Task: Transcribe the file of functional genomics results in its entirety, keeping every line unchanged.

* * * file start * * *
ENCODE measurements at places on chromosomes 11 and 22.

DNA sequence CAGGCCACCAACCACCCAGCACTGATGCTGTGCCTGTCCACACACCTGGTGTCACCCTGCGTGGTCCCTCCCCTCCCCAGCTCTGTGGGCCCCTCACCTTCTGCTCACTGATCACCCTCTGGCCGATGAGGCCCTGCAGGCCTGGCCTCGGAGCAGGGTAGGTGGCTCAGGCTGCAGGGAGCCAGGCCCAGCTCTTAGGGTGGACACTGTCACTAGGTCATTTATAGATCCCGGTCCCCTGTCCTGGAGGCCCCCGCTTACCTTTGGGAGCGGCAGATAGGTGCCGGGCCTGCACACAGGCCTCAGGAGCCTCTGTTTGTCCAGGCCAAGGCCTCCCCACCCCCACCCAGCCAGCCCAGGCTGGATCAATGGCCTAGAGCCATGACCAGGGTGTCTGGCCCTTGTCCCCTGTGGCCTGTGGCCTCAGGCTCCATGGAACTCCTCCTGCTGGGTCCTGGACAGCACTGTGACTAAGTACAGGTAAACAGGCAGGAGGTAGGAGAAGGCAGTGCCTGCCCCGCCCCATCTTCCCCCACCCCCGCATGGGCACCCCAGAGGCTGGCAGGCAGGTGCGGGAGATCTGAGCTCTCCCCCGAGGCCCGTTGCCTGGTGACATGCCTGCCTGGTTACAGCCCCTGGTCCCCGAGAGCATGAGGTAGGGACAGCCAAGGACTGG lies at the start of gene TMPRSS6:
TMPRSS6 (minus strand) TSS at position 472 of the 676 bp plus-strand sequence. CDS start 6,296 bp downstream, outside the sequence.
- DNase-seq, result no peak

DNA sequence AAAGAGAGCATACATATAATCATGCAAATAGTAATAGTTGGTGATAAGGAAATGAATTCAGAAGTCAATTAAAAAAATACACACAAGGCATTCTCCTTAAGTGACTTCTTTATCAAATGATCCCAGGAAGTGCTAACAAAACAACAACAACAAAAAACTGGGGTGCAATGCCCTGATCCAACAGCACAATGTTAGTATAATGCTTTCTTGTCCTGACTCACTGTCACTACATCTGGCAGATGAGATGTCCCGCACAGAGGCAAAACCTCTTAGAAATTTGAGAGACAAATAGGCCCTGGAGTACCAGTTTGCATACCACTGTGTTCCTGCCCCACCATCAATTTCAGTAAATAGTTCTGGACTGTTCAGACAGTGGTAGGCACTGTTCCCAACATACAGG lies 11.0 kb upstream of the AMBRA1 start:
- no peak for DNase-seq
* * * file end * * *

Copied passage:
ENCODE measurements at places on chromosomes 11 and 22.

DNA sequence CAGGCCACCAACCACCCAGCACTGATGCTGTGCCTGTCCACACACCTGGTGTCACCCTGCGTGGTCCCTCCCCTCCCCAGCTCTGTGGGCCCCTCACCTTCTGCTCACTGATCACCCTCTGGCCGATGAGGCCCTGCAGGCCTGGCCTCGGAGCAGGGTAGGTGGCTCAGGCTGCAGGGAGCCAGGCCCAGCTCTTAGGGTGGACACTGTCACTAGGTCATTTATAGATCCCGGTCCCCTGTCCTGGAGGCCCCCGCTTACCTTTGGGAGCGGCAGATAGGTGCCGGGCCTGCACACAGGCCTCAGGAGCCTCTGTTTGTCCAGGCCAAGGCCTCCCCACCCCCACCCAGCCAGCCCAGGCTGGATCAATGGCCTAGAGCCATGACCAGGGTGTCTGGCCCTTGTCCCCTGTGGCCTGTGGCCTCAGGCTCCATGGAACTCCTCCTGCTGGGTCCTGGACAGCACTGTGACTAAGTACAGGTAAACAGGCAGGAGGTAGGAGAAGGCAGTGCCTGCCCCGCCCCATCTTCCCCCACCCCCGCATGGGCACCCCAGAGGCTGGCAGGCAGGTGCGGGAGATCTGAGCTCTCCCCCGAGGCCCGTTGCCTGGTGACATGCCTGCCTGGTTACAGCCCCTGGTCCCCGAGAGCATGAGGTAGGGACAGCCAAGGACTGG lies at the start of gene TMPRSS6:
TMPRSS6 (minus strand) TSS at position 472 of the 676 bp plus-strand sequence. CDS start 6,296 bp downstream, outside the sequence.
- DNase-seq, result no peak

DNA sequence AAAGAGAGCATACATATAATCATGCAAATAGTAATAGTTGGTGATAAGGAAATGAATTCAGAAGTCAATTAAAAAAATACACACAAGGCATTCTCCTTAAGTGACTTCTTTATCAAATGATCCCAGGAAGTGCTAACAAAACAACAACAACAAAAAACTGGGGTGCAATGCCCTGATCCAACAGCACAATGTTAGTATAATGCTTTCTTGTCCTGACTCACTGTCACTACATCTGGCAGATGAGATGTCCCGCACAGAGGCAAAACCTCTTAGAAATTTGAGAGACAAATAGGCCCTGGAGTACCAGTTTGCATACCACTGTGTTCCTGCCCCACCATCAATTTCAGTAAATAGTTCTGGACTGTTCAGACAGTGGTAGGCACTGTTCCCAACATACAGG lies 11.0 kb upstream of the AMBRA1 start:
- no peak for DNase-seq